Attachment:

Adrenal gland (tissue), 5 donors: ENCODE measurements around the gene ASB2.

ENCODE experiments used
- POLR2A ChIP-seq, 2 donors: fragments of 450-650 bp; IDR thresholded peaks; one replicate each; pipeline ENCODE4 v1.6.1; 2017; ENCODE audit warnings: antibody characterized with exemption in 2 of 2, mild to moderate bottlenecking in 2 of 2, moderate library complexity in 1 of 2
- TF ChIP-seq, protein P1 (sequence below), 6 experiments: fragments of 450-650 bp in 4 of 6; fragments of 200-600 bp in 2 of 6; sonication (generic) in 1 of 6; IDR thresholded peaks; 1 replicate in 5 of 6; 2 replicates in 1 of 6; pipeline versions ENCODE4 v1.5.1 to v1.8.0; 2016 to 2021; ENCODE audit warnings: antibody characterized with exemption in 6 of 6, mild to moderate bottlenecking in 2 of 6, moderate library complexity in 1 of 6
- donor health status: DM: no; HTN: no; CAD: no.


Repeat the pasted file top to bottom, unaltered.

Adrenal gland (tissue), 5 donors: ENCODE measurements around the gene ASB2.

ENCODE experiments used
- POLR2A ChIP-seq, 2 donors: fragments of 450-650 bp; IDR thresholded peaks; one replicate each; pipeline ENCODE4 v1.6.1; 2017; ENCODE audit warnings: antibody characterized with exemption in 2 of 2, mild to moderate bottlenecking in 2 of 2, moderate library complexity in 1 of 2
- TF ChIP-seq, protein P1 (sequence below), 6 experiments: fragments of 450-650 bp in 4 of 6; fragments of 200-600 bp in 2 of 6; sonication (generic) in 1 of 6; IDR thresholded peaks; 1 replicate in 5 of 6; 2 replicates in 1 of 6; pipeline versions ENCODE4 v1.5.1 to v1.8.0; 2016 to 2021; ENCODE audit warnings: antibody characterized with exemption in 6 of 6, mild to moderate bottlenecking in 2 of 6, moderate library complexity in 1 of 6
- donor health status: DM: no; HTN: no; CAD: no.